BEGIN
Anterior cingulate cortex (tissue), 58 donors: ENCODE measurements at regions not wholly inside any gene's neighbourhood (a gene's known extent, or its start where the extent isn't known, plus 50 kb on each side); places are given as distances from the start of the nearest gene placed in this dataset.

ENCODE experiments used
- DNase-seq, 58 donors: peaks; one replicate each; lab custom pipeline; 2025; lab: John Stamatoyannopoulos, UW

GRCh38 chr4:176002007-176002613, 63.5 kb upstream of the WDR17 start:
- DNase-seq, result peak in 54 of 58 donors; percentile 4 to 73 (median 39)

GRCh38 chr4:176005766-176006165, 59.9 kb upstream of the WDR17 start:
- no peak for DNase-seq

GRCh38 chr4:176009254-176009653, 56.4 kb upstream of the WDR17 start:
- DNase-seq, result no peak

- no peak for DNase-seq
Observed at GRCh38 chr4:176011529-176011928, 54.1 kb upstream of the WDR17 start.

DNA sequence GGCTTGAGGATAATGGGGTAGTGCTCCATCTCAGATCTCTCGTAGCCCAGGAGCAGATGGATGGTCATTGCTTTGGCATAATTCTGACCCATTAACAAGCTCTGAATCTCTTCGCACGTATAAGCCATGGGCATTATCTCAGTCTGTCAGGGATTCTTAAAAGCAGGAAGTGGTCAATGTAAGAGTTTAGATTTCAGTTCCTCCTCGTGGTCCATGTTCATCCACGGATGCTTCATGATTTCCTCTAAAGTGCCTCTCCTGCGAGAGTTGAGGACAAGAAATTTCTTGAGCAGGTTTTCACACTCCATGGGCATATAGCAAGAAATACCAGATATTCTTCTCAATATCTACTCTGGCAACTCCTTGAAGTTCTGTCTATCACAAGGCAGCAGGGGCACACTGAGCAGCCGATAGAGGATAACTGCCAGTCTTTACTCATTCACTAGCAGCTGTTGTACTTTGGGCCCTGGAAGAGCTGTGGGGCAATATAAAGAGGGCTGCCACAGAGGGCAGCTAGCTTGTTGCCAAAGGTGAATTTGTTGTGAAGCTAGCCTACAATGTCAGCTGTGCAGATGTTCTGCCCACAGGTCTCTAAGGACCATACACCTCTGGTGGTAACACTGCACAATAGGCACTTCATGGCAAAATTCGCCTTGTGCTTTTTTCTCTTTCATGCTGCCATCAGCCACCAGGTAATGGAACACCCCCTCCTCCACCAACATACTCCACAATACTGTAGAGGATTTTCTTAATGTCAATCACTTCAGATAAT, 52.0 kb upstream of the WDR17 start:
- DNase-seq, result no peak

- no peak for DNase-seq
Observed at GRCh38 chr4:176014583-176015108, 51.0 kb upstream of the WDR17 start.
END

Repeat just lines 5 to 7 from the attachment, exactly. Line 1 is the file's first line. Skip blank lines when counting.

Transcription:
- DNase-seq, result peak in 54 of 58 donors; percentile 4 to 73 (median 39)

GRCh38 chr4:176005766-176006165, 59.9 kb upstream of the WDR17 start:
- no peak for DNase-seq